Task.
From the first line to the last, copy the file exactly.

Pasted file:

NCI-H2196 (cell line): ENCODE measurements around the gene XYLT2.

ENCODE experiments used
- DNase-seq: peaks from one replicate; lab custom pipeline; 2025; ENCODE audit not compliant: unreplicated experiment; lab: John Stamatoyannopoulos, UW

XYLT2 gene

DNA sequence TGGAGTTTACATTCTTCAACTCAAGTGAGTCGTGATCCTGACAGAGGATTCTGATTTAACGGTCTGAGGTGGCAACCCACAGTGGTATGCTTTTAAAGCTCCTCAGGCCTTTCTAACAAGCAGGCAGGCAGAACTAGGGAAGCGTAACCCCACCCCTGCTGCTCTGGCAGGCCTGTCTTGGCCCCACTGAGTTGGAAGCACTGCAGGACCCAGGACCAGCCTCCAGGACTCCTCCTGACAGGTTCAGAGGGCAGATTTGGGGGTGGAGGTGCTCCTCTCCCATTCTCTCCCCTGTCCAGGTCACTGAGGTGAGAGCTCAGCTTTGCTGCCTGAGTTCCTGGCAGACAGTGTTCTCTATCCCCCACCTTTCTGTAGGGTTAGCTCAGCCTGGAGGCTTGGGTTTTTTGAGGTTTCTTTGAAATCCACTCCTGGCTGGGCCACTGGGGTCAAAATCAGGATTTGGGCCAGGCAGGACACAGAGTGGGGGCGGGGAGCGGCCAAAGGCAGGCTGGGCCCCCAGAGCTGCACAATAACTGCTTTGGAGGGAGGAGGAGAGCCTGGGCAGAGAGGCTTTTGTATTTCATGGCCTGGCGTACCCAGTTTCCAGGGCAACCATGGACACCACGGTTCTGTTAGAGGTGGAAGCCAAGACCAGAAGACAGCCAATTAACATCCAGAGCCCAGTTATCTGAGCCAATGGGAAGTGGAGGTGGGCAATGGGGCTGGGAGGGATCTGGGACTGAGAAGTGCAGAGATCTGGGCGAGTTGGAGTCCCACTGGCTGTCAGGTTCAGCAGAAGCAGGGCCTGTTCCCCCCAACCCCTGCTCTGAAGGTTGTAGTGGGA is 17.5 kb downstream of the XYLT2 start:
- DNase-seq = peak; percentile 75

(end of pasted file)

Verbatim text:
NCI-H2196 (cell line): ENCODE measurements around the gene XYLT2.

ENCODE experiments used
- DNase-seq: peaks from one replicate; lab custom pipeline; 2025; ENCODE audit not compliant: unreplicated experiment; lab: John Stamatoyannopoulos, UW

XYLT2 gene

DNA sequence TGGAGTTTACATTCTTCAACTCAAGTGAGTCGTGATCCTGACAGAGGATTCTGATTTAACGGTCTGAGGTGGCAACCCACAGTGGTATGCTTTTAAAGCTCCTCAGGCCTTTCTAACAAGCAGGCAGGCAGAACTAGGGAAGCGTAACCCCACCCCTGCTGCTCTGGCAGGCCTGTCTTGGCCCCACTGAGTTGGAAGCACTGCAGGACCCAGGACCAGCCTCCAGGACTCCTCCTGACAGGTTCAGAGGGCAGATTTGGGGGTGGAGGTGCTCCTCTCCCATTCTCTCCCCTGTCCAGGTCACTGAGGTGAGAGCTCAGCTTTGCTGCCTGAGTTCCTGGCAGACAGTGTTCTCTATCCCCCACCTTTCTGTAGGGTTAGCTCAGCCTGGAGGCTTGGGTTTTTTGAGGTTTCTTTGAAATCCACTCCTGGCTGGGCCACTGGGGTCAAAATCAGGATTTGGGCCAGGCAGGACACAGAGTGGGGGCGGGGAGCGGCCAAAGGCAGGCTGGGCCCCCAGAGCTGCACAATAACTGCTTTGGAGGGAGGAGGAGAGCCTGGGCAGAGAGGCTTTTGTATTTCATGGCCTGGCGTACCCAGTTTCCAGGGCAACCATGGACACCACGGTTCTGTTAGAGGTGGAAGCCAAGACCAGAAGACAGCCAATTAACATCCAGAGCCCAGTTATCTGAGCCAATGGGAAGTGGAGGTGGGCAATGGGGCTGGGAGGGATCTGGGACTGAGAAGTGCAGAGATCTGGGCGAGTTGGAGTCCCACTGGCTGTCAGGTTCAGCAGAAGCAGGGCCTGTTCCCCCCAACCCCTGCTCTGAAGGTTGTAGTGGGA is 17.5 kb downstream of the XYLT2 start:
- DNase-seq = peak; percentile 75